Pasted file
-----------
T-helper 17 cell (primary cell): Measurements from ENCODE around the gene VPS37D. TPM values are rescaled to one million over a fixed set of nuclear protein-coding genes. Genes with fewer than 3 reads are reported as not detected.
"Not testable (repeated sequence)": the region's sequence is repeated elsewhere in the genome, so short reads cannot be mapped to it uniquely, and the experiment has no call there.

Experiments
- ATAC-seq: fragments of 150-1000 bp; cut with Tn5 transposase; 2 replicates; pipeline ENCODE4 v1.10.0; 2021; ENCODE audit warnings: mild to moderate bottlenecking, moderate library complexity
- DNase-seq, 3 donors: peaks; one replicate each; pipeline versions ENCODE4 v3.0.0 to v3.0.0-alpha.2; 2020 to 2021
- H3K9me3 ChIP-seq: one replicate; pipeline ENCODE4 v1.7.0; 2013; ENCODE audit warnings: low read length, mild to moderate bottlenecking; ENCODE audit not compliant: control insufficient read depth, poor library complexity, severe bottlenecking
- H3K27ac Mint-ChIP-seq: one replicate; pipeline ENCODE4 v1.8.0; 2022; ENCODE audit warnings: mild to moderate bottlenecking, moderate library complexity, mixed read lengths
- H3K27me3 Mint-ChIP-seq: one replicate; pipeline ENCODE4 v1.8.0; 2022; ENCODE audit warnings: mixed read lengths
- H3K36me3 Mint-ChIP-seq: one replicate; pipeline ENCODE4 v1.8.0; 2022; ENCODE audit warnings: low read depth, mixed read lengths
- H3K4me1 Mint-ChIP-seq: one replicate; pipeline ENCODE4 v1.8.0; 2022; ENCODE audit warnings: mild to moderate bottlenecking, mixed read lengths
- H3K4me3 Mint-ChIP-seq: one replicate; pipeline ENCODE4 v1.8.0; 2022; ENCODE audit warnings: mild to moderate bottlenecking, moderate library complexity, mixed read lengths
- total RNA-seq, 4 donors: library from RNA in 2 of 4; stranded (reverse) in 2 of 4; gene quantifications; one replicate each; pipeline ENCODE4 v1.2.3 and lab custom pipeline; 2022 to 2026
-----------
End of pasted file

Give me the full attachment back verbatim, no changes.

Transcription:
T-helper 17 cell (primary cell): Measurements from ENCODE around the gene VPS37D. TPM values are rescaled to one million over a fixed set of nuclear protein-coding genes. Genes with fewer than 3 reads are reported as not detected.
"Not testable (repeated sequence)": the region's sequence is repeated elsewhere in the genome, so short reads cannot be mapped to it uniquely, and the experiment has no call there.

Experiments
- ATAC-seq: fragments of 150-1000 bp; cut with Tn5 transposase; 2 replicates; pipeline ENCODE4 v1.10.0; 2021; ENCODE audit warnings: mild to moderate bottlenecking, moderate library complexity
- DNase-seq, 3 donors: peaks; one replicate each; pipeline versions ENCODE4 v3.0.0 to v3.0.0-alpha.2; 2020 to 2021
- H3K9me3 ChIP-seq: one replicate; pipeline ENCODE4 v1.7.0; 2013; ENCODE audit warnings: low read length, mild to moderate bottlenecking; ENCODE audit not compliant: control insufficient read depth, poor library complexity, severe bottlenecking
- H3K27ac Mint-ChIP-seq: one replicate; pipeline ENCODE4 v1.8.0; 2022; ENCODE audit warnings: mild to moderate bottlenecking, moderate library complexity, mixed read lengths
- H3K27me3 Mint-ChIP-seq: one replicate; pipeline ENCODE4 v1.8.0; 2022; ENCODE audit warnings: mixed read lengths
- H3K36me3 Mint-ChIP-seq: one replicate; pipeline ENCODE4 v1.8.0; 2022; ENCODE audit warnings: low read depth, mixed read lengths
- H3K4me1 Mint-ChIP-seq: one replicate; pipeline ENCODE4 v1.8.0; 2022; ENCODE audit warnings: mild to moderate bottlenecking, mixed read lengths
- H3K4me3 Mint-ChIP-seq: one replicate; pipeline ENCODE4 v1.8.0; 2022; ENCODE audit warnings: mild to moderate bottlenecking, moderate library complexity, mixed read lengths
- total RNA-seq, 4 donors: library from RNA in 2 of 4; stranded (reverse) in 2 of 4; gene quantifications; one replicate each; pipeline ENCODE4 v1.2.3 and lab custom pipeline; 2022 to 2026